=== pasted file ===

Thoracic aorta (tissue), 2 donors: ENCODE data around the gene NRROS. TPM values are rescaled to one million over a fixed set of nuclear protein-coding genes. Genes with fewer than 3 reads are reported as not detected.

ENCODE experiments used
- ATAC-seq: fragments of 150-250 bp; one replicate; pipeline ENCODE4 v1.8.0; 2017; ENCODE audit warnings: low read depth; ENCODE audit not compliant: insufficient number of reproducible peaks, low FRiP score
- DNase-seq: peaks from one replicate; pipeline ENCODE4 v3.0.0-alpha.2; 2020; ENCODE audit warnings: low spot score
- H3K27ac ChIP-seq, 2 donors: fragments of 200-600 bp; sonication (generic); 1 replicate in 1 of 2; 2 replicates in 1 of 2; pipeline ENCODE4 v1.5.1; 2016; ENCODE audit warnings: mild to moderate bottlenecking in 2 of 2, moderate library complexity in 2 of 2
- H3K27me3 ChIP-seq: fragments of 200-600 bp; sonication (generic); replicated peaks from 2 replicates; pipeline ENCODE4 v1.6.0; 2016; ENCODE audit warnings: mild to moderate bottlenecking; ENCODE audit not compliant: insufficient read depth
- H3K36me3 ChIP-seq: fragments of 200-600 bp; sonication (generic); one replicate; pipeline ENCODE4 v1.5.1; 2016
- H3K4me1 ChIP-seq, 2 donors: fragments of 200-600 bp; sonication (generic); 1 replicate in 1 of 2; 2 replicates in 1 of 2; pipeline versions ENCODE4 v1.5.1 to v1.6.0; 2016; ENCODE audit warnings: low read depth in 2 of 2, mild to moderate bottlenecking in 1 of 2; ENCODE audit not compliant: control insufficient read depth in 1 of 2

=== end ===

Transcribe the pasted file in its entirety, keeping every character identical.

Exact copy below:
Thoracic aorta (tissue), 2 donors: ENCODE data around the gene NRROS. TPM values are rescaled to one million over a fixed set of nuclear protein-coding genes. Genes with fewer than 3 reads are reported as not detected.

ENCODE experiments used
- ATAC-seq: fragments of 150-250 bp; one replicate; pipeline ENCODE4 v1.8.0; 2017; ENCODE audit warnings: low read depth; ENCODE audit not compliant: insufficient number of reproducible peaks, low FRiP score
- DNase-seq: peaks from one replicate; pipeline ENCODE4 v3.0.0-alpha.2; 2020; ENCODE audit warnings: low spot score
- H3K27ac ChIP-seq, 2 donors: fragments of 200-600 bp; sonication (generic); 1 replicate in 1 of 2; 2 replicates in 1 of 2; pipeline ENCODE4 v1.5.1; 2016; ENCODE audit warnings: mild to moderate bottlenecking in 2 of 2, moderate library complexity in 2 of 2
- H3K27me3 ChIP-seq: fragments of 200-600 bp; sonication (generic); replicated peaks from 2 replicates; pipeline ENCODE4 v1.6.0; 2016; ENCODE audit warnings: mild to moderate bottlenecking; ENCODE audit not compliant: insufficient read depth
- H3K36me3 ChIP-seq: fragments of 200-600 bp; sonication (generic); one replicate; pipeline ENCODE4 v1.5.1; 2016
- H3K4me1 ChIP-seq, 2 donors: fragments of 200-600 bp; sonication (generic); 1 replicate in 1 of 2; 2 replicates in 1 of 2; pipeline versions ENCODE4 v1.5.1 to v1.6.0; 2016; ENCODE audit warnings: low read depth in 2 of 2, mild to moderate bottlenecking in 1 of 2; ENCODE audit not compliant: control insufficient read depth in 1 of 2